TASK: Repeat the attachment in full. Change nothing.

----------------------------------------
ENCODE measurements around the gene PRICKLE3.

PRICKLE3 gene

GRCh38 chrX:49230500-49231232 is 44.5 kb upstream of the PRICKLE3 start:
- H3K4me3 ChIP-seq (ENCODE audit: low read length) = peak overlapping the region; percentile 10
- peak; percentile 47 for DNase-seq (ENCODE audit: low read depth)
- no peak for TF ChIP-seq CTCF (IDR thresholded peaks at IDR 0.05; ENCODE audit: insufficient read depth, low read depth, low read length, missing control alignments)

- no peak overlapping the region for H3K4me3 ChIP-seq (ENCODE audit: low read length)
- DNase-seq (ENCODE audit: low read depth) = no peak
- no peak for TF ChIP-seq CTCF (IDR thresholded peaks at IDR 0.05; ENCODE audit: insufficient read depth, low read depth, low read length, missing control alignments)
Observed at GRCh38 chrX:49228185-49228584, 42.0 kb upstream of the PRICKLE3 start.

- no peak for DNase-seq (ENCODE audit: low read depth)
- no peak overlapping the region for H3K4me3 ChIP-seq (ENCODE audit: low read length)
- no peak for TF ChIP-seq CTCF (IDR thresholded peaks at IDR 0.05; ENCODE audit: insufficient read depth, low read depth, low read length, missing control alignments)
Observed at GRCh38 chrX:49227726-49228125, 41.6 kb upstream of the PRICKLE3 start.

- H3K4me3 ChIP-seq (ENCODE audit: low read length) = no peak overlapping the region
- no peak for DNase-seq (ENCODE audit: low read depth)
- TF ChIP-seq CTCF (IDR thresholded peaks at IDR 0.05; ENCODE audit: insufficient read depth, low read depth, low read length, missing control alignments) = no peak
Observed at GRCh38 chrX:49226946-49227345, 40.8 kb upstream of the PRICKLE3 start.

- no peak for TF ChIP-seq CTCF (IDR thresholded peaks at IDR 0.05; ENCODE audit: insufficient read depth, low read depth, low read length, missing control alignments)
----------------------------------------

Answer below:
ENCODE measurements around the gene PRICKLE3.

PRICKLE3 gene

GRCh38 chrX:49230500-49231232 is 44.5 kb upstream of the PRICKLE3 start:
- H3K4me3 ChIP-seq (ENCODE audit: low read length) = peak overlapping the region; percentile 10
- peak; percentile 47 for DNase-seq (ENCODE audit: low read depth)
- no peak for TF ChIP-seq CTCF (IDR thresholded peaks at IDR 0.05; ENCODE audit: insufficient read depth, low read depth, low read length, missing control alignments)

- no peak overlapping the region for H3K4me3 ChIP-seq (ENCODE audit: low read length)
- DNase-seq (ENCODE audit: low read depth) = no peak
- no peak for TF ChIP-seq CTCF (IDR thresholded peaks at IDR 0.05; ENCODE audit: insufficient read depth, low read depth, low read length, missing control alignments)
Observed at GRCh38 chrX:49228185-49228584, 42.0 kb upstream of the PRICKLE3 start.

- no peak for DNase-seq (ENCODE audit: low read depth)
- no peak overlapping the region for H3K4me3 ChIP-seq (ENCODE audit: low read length)
- no peak for TF ChIP-seq CTCF (IDR thresholded peaks at IDR 0.05; ENCODE audit: insufficient read depth, low read depth, low read length, missing control alignments)
Observed at GRCh38 chrX:49227726-49228125, 41.6 kb upstream of the PRICKLE3 start.

- H3K4me3 ChIP-seq (ENCODE audit: low read length) = no peak overlapping the region
- no peak for DNase-seq (ENCODE audit: low read depth)
- TF ChIP-seq CTCF (IDR thresholded peaks at IDR 0.05; ENCODE audit: insufficient read depth, low read depth, low read length, missing control alignments) = no peak
Observed at GRCh38 chrX:49226946-49227345, 40.8 kb upstream of the PRICKLE3 start.

- no peak for TF ChIP-seq CTCF (IDR thresholded peaks at IDR 0.05; ENCODE audit: insufficient read depth, low read depth, low read length, missing control alignments)